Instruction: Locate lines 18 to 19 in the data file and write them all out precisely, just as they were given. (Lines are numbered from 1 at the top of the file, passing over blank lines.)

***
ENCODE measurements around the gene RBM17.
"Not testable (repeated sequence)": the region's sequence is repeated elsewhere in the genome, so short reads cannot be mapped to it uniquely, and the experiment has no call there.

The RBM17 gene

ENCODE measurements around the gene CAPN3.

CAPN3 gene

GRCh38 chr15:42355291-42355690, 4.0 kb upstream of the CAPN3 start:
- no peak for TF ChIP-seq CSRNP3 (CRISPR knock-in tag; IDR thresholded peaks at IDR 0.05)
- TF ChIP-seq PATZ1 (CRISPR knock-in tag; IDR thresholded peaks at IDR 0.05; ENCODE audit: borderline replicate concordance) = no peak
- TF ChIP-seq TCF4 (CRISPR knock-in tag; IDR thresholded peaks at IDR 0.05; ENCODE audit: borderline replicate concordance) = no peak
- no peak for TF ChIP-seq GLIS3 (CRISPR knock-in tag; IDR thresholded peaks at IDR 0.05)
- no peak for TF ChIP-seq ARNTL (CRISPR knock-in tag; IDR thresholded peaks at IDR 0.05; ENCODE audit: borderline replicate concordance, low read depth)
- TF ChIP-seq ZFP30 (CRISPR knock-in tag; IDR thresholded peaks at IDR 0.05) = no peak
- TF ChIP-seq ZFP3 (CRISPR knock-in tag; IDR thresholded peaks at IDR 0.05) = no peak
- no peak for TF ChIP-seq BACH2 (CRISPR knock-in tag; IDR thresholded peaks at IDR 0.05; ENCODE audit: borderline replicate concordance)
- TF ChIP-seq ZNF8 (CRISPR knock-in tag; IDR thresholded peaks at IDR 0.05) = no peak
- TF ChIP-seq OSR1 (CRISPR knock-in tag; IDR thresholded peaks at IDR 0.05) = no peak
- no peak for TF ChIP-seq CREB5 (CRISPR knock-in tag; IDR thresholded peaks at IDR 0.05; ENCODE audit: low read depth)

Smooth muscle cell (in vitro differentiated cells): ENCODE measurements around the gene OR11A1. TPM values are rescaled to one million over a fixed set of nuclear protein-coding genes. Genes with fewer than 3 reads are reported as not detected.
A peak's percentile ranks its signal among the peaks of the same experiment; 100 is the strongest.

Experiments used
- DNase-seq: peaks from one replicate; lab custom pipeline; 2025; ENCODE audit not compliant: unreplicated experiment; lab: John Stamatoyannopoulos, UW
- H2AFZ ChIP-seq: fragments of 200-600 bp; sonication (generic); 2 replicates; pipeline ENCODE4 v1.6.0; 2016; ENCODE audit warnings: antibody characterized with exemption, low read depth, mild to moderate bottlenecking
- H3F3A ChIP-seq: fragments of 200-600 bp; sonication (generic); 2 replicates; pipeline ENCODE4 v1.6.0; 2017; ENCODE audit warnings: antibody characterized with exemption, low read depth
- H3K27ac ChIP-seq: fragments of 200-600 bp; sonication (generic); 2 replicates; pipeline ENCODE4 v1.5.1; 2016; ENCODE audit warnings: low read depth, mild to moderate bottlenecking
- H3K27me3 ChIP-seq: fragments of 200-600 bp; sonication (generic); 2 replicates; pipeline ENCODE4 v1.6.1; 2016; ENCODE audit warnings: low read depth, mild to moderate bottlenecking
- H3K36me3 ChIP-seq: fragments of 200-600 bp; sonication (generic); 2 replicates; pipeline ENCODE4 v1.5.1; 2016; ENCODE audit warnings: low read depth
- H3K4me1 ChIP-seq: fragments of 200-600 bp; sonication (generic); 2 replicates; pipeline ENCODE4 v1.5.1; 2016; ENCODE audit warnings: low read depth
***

Smooth muscle cell (in vitro differentiated cells): ENCODE measurements around the gene OR11A1. TPM values are rescaled to one million over a fixed set of nuclear protein-coding genes. Genes with fewer than 3 reads are reported as not detected.
A peak's percentile ranks its signal among the peaks of the same experiment; 100 is the strongest.